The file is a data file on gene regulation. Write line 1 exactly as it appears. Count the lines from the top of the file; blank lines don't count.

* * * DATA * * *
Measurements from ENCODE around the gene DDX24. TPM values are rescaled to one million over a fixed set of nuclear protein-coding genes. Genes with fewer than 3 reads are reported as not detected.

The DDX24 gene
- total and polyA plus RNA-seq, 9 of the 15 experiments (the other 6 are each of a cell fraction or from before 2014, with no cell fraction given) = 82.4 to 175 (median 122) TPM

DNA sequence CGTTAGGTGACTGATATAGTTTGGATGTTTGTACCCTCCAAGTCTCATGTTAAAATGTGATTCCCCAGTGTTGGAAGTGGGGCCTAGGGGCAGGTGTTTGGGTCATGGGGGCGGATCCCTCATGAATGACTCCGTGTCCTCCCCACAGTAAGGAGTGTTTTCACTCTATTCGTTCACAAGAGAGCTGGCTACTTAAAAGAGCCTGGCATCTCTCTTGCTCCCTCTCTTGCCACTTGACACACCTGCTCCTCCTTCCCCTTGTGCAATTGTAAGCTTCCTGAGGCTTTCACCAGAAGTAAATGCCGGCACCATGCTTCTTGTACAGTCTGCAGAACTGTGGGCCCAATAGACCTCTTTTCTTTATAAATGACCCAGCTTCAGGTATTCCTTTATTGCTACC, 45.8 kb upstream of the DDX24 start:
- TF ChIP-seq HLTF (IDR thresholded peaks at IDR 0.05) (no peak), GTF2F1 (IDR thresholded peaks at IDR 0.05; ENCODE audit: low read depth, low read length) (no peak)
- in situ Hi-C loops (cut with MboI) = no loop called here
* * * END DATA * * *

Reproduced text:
Measurements from ENCODE around the gene DDX24. TPM values are rescaled to one million over a fixed set of nuclear protein-coding genes. Genes with fewer than 3 reads are reported as not detected.